Once, a great pundit from a foreign land visited King Krishna Deva Raya’s court. He claimed that he had knowledge of all subjects and was an expert in every field. He challenged that he would argue with all of his wise ministers and defeat them. The king accepted his challenge. The pundit then proceeded to argue with the learned men of the kingdom on various subjects. The king’s ministers failed miserably. Then, the king summoned his wisest minister, Tenali Raman.

Tenali took a small bundle from his home, gave it the shape of a book and tied it up. Then, he went to the court and announced that he was ready to argue against the pundit but on the condition that the topic of their debate would be based on the great book ‘Thilakashta Mahisha Bandhanam.’ The great pundit was stumped when he heard this because he had never heard of any such book. He asked the king to give him one night’s time to prepare for the argument. He was sleepless all night. He could not bear the thought of losing so he took all his belongings and left the city before sunrise. He left a note for the king saying that he had never heard of the great book.

The next day, at the appointed time Tenali appeared in court for the debate. But he was informed that the pundit had already gone away. The king being a learned man wanted to read the great book that Tenali had mentioned, so he asked Tenali about it. Tenali laughed and replied that there was no such book called ‘Thilakashta Mahisha Bandhanam’. Inside the bundle, there was til which is called Thila in Sanskrit and some sheep dung which in Sanskrit is known as Kashta. These contents were tied by a rope made of buffalo’s hide which is called Mahisha. Bandhanam refers to ‘tying’ in Sanskrit.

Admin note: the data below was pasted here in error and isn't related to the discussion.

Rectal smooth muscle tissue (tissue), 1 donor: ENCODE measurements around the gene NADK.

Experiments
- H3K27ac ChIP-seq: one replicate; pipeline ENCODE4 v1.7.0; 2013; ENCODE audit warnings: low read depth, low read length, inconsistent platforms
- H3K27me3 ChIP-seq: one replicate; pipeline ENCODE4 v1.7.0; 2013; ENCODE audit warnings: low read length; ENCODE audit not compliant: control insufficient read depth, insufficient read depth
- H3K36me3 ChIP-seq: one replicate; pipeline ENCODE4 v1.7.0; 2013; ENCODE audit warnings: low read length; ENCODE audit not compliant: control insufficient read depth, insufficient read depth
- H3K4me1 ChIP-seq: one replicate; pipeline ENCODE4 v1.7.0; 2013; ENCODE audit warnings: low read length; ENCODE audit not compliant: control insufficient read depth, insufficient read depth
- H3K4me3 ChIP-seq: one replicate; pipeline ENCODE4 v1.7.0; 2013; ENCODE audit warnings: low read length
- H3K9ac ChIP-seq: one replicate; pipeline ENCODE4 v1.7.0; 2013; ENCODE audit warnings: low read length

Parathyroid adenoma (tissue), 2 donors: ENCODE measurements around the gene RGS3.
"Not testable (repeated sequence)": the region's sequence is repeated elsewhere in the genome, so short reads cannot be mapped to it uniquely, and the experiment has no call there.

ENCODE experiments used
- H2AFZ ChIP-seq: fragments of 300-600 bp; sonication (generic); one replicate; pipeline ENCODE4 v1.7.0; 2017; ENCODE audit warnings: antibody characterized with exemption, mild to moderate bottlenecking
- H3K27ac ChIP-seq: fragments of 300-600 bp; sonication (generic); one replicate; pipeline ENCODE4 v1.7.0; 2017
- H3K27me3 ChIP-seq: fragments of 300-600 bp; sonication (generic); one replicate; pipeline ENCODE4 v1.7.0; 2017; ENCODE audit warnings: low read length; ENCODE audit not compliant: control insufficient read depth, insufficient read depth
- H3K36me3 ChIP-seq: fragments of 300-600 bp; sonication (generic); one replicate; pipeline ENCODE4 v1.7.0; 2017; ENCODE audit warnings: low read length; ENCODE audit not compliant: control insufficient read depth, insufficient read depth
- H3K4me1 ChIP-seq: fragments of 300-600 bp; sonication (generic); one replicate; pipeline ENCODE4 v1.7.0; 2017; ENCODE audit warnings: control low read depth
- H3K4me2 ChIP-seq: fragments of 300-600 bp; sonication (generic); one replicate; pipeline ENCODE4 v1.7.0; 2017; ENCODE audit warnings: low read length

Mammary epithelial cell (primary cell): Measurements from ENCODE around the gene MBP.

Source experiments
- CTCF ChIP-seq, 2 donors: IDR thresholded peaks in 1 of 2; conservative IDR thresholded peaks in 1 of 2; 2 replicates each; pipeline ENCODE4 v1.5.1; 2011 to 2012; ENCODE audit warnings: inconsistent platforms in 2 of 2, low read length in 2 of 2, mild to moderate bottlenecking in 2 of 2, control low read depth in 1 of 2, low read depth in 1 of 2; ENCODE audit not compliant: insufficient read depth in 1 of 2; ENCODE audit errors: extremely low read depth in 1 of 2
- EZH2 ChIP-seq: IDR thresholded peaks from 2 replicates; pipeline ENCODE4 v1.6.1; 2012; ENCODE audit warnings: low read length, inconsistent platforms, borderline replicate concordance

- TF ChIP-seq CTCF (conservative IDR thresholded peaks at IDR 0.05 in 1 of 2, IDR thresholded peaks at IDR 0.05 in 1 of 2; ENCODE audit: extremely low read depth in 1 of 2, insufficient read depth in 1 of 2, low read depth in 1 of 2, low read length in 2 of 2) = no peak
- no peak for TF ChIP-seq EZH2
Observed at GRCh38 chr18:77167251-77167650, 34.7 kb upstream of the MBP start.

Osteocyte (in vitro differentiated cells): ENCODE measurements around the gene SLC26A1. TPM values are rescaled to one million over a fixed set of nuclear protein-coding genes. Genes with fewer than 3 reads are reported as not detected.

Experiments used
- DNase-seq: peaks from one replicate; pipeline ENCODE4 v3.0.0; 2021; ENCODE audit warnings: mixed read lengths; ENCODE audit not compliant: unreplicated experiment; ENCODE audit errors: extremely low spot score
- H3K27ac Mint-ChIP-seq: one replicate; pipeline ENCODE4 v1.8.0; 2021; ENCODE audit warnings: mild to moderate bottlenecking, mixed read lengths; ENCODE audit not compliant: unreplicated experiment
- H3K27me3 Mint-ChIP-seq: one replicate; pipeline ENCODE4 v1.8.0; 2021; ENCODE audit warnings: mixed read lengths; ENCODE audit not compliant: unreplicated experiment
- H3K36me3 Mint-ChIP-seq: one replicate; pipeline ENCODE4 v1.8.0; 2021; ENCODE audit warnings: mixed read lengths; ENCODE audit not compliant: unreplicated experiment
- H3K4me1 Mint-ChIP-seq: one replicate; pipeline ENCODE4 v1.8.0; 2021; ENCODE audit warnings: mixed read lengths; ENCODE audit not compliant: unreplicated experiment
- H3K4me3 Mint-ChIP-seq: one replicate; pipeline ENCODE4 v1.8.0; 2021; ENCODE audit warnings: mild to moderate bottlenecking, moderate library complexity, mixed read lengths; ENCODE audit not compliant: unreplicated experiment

This is how Tenali tricked the pundit into believing that there was a great book that the pundit was completely unaware of. The king appreciated Tenali’s intelligence and rewarded him.

  • For more interesting Tenali Raman stories for kids, click here.
  • For other interesting stories for kids, browse though our huge collection of short stories here.

Who decided a year should have 12 months?

People across the world follow the Gregorian calendar.

The world converted to the Gregorian calendar in 1752. Otherwise different people around the world followed different calendars. Infact people who do agriculture and farming, still use a combination of solar and lunar calendars.

Who came up with the 12 month calendar?

The 12 months in the calendar, as we know them today, were first introduced by Julius Caesar, in the year 45 BC, on 1st January.

How many months were in the original calendar?

The calendar used previously consisted of 10 months. But it couldn’t account for the cyclic revolution of the earth around the sun, which takes exactly 365.2422 days.

The 10 month calendar